For small and medium sized enterprises (SME) which use lasers to weld thin metal sheets, lasers with continuous wave radiation are often too expensive. This is due to the high output powers necessary for the welding process.
Pulsed Nd:YAG lasers are economically interesting, and offer an alternative to continuous wave lasers. Due to their high peak pulse output, welding with relatively low medium output power (100 w to 250 W) is possible, and investment costs can be reduced.
However, the narrower welding seams from the pulsed lasers not as strong as the seams from continuous lasers. Results can be improved if the parameter selection is optimized. This was the goal of a recently completed project at the Laser Zentrum Hannover e.V. (LZH).
The results of this project aim at simplifying the parameter selection for pulsed laser welding, for example pulse duration, pulse form or pulse peak output. Also, reference parameters for welding with continuous wave radiation have also been recorded. For both types of laser welding, high seams qualities could be qualified and weld imperfections avoided, as shown in surface testing and seam cross-sections. For the investigations, both ferritic and austenitic steels with sheets thicknesses up to 1.5 mm were butt joint welded.
Also, thin foils with a minimal thickness of 50 µm were butt-joint welded. To accomplish this, the LZH developed and constructed a high precision clamping unit, which not only assures a zero gap, but also avoids a lateral edge mismatch.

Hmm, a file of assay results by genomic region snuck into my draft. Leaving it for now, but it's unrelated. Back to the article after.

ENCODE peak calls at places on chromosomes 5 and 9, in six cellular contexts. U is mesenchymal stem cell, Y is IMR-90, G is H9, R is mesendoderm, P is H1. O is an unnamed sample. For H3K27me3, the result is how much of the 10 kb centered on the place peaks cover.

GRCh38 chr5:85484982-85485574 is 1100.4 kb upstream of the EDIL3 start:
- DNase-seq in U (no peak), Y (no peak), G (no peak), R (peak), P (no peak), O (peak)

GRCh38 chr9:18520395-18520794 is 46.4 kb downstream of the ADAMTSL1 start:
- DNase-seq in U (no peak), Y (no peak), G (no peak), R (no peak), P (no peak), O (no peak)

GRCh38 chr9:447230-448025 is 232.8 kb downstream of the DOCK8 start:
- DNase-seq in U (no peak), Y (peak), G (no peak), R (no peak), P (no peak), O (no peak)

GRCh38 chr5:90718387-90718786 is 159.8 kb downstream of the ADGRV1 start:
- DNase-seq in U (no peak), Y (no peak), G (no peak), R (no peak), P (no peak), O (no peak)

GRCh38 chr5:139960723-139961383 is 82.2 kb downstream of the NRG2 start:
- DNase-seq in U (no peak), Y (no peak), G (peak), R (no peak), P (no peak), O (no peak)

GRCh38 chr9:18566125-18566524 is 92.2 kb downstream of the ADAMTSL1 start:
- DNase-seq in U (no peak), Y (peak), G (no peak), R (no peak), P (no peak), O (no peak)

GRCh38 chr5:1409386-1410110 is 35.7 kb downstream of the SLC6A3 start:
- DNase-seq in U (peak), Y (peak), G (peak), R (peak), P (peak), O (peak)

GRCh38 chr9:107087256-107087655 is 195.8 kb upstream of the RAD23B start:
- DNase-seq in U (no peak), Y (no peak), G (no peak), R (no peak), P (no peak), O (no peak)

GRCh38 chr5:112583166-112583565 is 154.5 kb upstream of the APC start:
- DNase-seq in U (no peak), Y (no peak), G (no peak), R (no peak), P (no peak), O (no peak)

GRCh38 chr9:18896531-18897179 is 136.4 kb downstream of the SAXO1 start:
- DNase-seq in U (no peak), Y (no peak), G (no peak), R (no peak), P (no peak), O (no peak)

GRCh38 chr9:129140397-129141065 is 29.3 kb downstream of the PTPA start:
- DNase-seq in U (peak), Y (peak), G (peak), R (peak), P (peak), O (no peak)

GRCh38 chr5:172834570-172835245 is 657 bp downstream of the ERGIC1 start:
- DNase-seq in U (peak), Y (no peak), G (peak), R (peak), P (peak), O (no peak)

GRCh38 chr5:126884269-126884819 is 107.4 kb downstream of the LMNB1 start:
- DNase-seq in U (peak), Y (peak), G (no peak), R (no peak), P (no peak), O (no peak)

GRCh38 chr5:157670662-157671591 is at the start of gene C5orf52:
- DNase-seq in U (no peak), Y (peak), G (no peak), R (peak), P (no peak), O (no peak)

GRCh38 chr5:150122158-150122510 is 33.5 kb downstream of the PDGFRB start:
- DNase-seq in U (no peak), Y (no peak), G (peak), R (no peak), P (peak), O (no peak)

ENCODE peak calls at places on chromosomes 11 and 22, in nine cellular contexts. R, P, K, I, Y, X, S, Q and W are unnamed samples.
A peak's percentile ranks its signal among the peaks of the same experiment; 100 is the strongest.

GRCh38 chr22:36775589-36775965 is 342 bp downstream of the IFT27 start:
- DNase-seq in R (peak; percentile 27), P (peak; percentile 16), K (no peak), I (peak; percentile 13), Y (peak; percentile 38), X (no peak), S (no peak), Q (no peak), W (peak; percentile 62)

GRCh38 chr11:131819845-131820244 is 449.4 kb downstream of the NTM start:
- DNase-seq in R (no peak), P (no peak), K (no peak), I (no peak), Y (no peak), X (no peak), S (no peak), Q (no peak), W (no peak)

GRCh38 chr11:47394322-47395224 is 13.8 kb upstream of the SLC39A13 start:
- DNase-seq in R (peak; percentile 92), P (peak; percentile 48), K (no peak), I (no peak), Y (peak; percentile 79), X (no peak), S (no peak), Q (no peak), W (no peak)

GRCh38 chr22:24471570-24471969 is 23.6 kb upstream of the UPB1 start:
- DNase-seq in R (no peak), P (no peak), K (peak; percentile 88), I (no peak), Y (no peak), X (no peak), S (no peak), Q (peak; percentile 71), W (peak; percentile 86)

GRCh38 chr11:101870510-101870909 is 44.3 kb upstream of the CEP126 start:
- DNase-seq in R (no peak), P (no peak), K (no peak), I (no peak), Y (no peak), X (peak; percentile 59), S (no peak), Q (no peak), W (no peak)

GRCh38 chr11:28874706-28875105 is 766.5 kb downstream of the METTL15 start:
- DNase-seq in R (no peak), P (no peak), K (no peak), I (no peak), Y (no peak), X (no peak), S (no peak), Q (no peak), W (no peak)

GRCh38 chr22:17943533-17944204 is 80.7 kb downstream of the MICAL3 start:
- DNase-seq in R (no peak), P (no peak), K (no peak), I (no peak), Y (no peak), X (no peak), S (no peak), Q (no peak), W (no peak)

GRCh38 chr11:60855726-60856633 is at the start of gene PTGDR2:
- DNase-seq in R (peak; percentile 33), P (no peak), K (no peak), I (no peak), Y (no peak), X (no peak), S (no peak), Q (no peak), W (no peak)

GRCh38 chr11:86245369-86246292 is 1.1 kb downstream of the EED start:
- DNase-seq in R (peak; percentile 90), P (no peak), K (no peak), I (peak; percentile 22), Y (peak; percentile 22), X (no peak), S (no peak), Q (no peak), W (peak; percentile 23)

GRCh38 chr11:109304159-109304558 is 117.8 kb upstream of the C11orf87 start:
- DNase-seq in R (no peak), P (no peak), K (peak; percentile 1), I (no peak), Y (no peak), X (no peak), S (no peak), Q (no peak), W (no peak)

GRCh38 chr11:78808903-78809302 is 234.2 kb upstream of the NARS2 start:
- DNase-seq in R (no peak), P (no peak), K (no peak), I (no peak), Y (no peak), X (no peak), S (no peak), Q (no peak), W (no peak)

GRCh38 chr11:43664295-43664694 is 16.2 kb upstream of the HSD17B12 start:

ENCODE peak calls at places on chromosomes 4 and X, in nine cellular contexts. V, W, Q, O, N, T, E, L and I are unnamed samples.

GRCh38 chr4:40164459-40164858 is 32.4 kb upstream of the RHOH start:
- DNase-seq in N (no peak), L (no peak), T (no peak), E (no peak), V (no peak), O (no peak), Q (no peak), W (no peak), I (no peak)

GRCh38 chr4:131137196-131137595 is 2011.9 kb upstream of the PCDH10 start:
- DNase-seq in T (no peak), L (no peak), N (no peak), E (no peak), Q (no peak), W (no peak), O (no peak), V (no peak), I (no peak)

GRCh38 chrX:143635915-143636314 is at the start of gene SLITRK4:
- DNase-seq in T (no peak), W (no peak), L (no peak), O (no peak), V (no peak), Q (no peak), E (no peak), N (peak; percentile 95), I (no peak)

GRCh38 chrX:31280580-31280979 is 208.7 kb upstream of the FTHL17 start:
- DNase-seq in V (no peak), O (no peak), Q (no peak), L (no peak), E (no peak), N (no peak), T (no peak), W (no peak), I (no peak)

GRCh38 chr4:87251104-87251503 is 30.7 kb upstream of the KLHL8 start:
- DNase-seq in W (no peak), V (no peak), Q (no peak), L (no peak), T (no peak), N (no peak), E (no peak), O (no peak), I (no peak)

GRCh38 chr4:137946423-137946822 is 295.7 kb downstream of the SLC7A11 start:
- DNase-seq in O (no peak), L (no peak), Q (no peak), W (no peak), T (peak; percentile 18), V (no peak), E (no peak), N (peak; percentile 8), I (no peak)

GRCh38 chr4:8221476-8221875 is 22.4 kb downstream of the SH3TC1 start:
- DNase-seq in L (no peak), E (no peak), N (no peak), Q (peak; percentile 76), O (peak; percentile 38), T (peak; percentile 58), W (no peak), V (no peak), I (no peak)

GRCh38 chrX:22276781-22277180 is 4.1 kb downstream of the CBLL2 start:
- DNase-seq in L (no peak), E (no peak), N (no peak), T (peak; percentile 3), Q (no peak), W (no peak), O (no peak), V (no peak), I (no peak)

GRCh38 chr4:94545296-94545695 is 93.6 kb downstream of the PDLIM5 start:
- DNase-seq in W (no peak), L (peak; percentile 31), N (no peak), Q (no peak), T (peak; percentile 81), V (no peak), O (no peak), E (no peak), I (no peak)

Especially SMEs can use the results of the welding tests, which are available in an electronic database on the LZH internet site (www.lzh.de). The database provides welding and laser parameters as well as pictures of the expected seams surfaces, cross-sections and micro-hardness tests. Firms can use this data to estimate welding results. Apart from simplifying the selection of appropriate parameters, users can easily expand the database themselves by adding parameters of their own welding tasks to the database and accessing them when needed.
The investigations were commissioned by the Research Association of the German Welding Society (DVS) and funded by the German Federation of Industrial Research Associations "Otto von Guericke" e.V. (AIF) in project 15.297N.Contact:
Michael Botts | idw
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